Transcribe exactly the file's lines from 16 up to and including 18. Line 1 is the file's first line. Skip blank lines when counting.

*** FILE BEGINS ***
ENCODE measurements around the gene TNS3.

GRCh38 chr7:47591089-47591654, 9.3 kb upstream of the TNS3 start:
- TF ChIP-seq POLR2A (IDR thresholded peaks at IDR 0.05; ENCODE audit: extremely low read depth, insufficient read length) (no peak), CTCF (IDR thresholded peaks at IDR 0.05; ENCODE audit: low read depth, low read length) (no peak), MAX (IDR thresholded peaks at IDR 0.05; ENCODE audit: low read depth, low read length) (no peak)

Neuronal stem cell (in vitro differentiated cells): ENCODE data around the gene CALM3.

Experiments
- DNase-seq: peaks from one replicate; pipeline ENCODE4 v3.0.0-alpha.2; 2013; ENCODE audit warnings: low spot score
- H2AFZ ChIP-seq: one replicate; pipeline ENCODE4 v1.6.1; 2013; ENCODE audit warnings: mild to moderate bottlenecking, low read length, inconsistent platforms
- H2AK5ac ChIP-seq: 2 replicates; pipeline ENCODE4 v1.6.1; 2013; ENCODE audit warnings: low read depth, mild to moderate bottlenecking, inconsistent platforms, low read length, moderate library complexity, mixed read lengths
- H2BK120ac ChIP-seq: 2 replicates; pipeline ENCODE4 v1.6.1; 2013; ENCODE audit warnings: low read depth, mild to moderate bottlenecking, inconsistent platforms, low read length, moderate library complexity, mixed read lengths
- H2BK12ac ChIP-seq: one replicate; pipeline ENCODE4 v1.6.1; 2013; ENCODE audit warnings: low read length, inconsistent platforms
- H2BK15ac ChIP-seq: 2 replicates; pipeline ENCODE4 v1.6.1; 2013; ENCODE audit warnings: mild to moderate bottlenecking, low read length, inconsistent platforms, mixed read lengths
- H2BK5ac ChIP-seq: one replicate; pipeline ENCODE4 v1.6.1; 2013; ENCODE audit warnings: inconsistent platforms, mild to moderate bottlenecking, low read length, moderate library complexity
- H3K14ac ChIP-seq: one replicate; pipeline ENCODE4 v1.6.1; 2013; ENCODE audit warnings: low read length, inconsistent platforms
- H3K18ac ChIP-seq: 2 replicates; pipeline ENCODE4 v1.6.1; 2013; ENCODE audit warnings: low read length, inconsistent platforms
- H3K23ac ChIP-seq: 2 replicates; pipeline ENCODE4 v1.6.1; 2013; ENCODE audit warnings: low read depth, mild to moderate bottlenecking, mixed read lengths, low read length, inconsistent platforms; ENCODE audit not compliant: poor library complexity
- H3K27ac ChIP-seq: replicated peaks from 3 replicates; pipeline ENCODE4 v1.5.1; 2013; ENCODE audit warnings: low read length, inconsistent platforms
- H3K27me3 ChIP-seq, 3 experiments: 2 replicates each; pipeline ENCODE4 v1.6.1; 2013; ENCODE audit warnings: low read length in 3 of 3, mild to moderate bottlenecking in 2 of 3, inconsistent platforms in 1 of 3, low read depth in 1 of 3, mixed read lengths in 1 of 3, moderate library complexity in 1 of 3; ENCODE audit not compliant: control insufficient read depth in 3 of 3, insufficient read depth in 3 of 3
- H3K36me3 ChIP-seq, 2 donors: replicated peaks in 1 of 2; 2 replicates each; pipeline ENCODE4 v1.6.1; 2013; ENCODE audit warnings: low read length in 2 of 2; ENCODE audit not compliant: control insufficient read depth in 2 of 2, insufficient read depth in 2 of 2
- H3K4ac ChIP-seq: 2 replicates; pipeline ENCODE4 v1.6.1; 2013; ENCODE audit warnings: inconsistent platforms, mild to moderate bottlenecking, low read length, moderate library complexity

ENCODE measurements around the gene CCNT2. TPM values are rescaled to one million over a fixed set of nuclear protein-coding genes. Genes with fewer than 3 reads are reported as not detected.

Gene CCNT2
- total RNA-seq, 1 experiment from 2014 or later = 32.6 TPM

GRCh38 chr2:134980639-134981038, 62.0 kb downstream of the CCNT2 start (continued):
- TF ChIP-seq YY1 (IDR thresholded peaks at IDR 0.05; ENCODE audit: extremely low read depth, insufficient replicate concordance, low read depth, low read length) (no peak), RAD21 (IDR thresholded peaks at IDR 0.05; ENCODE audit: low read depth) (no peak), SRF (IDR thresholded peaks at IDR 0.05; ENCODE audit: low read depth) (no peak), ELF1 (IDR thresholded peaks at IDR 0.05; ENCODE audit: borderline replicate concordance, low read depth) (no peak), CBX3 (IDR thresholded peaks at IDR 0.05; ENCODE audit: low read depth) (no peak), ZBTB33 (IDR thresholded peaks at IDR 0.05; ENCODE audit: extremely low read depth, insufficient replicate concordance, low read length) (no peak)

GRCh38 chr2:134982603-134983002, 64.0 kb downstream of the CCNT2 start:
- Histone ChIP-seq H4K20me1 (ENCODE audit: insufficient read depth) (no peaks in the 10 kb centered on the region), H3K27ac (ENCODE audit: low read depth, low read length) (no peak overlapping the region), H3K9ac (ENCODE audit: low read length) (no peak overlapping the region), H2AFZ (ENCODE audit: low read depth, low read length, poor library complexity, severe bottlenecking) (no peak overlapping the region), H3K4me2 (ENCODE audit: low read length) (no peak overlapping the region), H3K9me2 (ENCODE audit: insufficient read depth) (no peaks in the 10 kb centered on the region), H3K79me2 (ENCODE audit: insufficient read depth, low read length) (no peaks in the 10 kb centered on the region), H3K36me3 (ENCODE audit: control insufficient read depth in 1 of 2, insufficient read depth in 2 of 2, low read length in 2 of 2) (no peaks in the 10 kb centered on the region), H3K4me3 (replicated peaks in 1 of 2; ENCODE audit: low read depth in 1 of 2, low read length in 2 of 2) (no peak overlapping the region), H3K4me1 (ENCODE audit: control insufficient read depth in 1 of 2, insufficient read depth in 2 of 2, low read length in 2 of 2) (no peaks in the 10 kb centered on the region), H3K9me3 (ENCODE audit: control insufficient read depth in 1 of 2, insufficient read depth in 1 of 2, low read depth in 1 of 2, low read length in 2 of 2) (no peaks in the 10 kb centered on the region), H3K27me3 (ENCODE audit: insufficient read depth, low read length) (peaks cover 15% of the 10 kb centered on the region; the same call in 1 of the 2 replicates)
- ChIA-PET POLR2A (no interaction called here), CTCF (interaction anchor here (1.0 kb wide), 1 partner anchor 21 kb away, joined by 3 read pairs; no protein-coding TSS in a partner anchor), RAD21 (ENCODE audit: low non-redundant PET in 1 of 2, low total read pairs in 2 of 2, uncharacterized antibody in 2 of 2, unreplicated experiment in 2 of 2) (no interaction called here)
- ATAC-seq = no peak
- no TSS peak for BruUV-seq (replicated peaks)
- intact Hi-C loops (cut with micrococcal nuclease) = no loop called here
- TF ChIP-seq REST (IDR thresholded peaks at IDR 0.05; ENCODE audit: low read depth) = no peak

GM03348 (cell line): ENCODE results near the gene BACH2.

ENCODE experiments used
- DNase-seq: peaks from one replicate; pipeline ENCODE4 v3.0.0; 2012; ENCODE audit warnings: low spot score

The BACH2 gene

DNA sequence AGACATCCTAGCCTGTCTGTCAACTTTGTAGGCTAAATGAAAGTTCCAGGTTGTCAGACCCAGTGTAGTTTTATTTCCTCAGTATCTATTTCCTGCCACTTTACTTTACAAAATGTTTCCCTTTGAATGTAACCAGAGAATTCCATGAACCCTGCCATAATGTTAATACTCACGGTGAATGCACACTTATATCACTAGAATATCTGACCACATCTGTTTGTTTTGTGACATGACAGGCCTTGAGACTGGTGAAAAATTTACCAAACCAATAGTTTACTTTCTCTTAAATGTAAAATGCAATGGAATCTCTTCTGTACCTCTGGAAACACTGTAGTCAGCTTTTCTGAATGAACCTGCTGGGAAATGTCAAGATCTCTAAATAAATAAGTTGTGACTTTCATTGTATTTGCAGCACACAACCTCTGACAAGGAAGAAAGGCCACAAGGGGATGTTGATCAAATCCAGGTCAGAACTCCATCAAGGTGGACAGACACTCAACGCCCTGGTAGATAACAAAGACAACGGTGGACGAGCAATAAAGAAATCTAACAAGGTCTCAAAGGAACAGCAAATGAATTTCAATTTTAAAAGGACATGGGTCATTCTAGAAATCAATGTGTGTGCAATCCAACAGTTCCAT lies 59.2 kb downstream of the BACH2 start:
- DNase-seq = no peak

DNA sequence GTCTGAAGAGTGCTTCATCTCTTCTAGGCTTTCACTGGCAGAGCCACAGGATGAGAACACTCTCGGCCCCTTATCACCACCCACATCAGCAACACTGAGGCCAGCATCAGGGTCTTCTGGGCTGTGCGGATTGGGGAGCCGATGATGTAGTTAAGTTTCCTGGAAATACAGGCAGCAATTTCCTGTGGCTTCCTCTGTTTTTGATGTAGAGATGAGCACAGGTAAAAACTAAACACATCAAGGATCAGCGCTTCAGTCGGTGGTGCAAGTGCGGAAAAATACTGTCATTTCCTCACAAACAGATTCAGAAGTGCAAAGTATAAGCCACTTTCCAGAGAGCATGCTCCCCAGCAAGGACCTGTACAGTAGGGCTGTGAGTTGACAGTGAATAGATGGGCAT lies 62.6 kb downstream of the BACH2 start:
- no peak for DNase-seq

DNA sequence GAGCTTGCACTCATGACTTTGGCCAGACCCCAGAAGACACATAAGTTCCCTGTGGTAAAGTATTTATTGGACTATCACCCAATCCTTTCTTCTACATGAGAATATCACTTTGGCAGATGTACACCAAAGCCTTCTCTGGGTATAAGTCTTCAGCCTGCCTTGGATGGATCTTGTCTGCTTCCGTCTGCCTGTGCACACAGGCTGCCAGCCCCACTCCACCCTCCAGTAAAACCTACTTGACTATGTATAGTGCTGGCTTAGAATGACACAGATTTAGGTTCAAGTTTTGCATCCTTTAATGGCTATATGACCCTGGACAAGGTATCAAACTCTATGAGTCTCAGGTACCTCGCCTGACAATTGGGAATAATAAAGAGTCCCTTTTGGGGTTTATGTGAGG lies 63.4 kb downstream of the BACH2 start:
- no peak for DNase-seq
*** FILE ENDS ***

- H3K27ac ChIP-seq: replicated peaks from 3 replicates; pipeline ENCODE4 v1.5.1; 2013; ENCODE audit warnings: low read length, inconsistent platforms
- H3K27me3 ChIP-seq, 3 experiments: 2 replicates each; pipeline ENCODE4 v1.6.1; 2013; ENCODE audit warnings: low read length in 3 of 3, mild to moderate bottlenecking in 2 of 3, inconsistent platforms in 1 of 3, low read depth in 1 of 3, mixed read lengths in 1 of 3, moderate library complexity in 1 of 3; ENCODE audit not compliant: control insufficient read depth in 3 of 3, insufficient read depth in 3 of 3
- H3K36me3 ChIP-seq, 2 donors: replicated peaks in 1 of 2; 2 replicates each; pipeline ENCODE4 v1.6.1; 2013; ENCODE audit warnings: low read length in 2 of 2; ENCODE audit not compliant: control insufficient read depth in 2 of 2, insufficient read depth in 2 of 2